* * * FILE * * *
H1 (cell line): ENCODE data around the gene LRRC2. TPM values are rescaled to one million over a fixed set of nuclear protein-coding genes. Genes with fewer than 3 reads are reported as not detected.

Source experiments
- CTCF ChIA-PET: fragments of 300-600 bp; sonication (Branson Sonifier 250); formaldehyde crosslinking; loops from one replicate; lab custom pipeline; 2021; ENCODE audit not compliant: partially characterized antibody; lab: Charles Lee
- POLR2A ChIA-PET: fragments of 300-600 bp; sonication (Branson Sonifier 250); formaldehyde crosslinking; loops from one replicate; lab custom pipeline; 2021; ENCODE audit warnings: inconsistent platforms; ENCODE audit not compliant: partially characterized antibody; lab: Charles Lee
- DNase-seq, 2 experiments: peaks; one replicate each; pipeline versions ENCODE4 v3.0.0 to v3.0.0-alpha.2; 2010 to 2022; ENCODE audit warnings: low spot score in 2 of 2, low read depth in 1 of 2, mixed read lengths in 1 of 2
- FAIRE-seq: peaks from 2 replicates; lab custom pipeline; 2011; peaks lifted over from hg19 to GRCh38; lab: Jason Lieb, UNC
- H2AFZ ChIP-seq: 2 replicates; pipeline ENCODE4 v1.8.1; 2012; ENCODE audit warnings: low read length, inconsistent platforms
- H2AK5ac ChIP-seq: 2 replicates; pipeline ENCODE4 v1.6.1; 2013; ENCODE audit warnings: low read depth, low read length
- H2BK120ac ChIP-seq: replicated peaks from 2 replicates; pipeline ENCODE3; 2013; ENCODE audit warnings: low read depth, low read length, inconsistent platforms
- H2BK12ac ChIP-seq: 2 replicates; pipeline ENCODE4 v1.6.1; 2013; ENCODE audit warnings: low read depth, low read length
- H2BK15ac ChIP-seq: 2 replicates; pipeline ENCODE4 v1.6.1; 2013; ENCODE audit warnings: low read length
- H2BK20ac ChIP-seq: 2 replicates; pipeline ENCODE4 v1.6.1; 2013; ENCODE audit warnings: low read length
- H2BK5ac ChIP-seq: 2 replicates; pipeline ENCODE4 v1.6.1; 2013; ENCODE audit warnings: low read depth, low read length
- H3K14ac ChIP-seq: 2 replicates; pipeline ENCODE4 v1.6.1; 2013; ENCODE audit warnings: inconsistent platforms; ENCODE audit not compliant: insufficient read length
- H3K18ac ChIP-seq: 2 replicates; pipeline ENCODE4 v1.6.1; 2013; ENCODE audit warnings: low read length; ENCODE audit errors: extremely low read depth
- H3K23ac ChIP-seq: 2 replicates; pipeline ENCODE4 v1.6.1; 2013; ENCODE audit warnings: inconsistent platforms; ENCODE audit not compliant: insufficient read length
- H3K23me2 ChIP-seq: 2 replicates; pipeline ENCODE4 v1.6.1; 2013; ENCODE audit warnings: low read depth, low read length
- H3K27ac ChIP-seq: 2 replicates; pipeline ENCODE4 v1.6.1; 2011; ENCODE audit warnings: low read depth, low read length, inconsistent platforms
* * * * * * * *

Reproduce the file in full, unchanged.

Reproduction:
H1 (cell line): ENCODE data around the gene LRRC2. TPM values are rescaled to one million over a fixed set of nuclear protein-coding genes. Genes with fewer than 3 reads are reported as not detected.

Source experiments
- CTCF ChIA-PET: fragments of 300-600 bp; sonication (Branson Sonifier 250); formaldehyde crosslinking; loops from one replicate; lab custom pipeline; 2021; ENCODE audit not compliant: partially characterized antibody; lab: Charles Lee
- POLR2A ChIA-PET: fragments of 300-600 bp; sonication (Branson Sonifier 250); formaldehyde crosslinking; loops from one replicate; lab custom pipeline; 2021; ENCODE audit warnings: inconsistent platforms; ENCODE audit not compliant: partially characterized antibody; lab: Charles Lee
- DNase-seq, 2 experiments: peaks; one replicate each; pipeline versions ENCODE4 v3.0.0 to v3.0.0-alpha.2; 2010 to 2022; ENCODE audit warnings: low spot score in 2 of 2, low read depth in 1 of 2, mixed read lengths in 1 of 2
- FAIRE-seq: peaks from 2 replicates; lab custom pipeline; 2011; peaks lifted over from hg19 to GRCh38; lab: Jason Lieb, UNC
- H2AFZ ChIP-seq: 2 replicates; pipeline ENCODE4 v1.8.1; 2012; ENCODE audit warnings: low read length, inconsistent platforms
- H2AK5ac ChIP-seq: 2 replicates; pipeline ENCODE4 v1.6.1; 2013; ENCODE audit warnings: low read depth, low read length
- H2BK120ac ChIP-seq: replicated peaks from 2 replicates; pipeline ENCODE3; 2013; ENCODE audit warnings: low read depth, low read length, inconsistent platforms
- H2BK12ac ChIP-seq: 2 replicates; pipeline ENCODE4 v1.6.1; 2013; ENCODE audit warnings: low read depth, low read length
- H2BK15ac ChIP-seq: 2 replicates; pipeline ENCODE4 v1.6.1; 2013; ENCODE audit warnings: low read length
- H2BK20ac ChIP-seq: 2 replicates; pipeline ENCODE4 v1.6.1; 2013; ENCODE audit warnings: low read length
- H2BK5ac ChIP-seq: 2 replicates; pipeline ENCODE4 v1.6.1; 2013; ENCODE audit warnings: low read depth, low read length
- H3K14ac ChIP-seq: 2 replicates; pipeline ENCODE4 v1.6.1; 2013; ENCODE audit warnings: inconsistent platforms; ENCODE audit not compliant: insufficient read length
- H3K18ac ChIP-seq: 2 replicates; pipeline ENCODE4 v1.6.1; 2013; ENCODE audit warnings: low read length; ENCODE audit errors: extremely low read depth
- H3K23ac ChIP-seq: 2 replicates; pipeline ENCODE4 v1.6.1; 2013; ENCODE audit warnings: inconsistent platforms; ENCODE audit not compliant: insufficient read length
- H3K23me2 ChIP-seq: 2 replicates; pipeline ENCODE4 v1.6.1; 2013; ENCODE audit warnings: low read depth, low read length
- H3K27ac ChIP-seq: 2 replicates; pipeline ENCODE4 v1.6.1; 2011; ENCODE audit warnings: low read depth, low read length, inconsistent platforms